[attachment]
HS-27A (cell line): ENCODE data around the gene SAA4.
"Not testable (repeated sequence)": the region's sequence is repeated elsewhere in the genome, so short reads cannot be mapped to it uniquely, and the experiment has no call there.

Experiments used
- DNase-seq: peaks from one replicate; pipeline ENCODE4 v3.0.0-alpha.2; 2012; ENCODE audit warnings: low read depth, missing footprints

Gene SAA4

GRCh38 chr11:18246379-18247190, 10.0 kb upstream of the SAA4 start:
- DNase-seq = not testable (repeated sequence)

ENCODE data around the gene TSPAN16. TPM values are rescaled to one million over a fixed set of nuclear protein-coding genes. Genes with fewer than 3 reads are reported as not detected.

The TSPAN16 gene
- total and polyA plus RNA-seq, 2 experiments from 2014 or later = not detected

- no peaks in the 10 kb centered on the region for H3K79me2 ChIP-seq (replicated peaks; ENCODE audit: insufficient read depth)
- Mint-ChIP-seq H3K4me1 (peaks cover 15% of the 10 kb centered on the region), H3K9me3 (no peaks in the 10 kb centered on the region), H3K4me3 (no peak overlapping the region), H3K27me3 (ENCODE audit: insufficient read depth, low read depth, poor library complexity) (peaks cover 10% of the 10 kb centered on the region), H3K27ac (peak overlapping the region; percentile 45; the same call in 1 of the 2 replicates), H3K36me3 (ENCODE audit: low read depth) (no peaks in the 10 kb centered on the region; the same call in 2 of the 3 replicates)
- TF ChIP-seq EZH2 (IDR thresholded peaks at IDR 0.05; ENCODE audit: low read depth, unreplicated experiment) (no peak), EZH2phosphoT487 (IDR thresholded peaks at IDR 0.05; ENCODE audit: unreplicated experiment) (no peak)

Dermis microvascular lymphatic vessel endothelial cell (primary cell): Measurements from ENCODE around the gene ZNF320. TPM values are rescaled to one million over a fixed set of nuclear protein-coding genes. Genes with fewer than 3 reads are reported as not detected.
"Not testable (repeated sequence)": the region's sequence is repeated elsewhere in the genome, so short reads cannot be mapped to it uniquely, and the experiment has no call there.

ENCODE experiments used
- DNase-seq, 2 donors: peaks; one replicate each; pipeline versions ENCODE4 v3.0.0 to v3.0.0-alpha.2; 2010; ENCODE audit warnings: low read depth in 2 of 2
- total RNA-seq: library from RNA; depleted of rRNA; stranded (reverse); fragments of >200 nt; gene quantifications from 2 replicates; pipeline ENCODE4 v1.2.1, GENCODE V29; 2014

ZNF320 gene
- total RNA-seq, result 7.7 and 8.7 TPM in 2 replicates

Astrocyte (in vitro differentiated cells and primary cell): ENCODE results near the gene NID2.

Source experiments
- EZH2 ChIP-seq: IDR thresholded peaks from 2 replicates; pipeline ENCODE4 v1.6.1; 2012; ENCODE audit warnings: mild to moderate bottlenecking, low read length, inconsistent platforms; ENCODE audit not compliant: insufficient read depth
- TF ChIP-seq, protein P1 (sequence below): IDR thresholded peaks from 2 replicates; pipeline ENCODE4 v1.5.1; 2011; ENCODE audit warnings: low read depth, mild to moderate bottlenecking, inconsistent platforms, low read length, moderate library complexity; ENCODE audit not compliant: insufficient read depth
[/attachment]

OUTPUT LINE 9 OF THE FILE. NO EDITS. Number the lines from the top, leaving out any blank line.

The TSPAN16 gene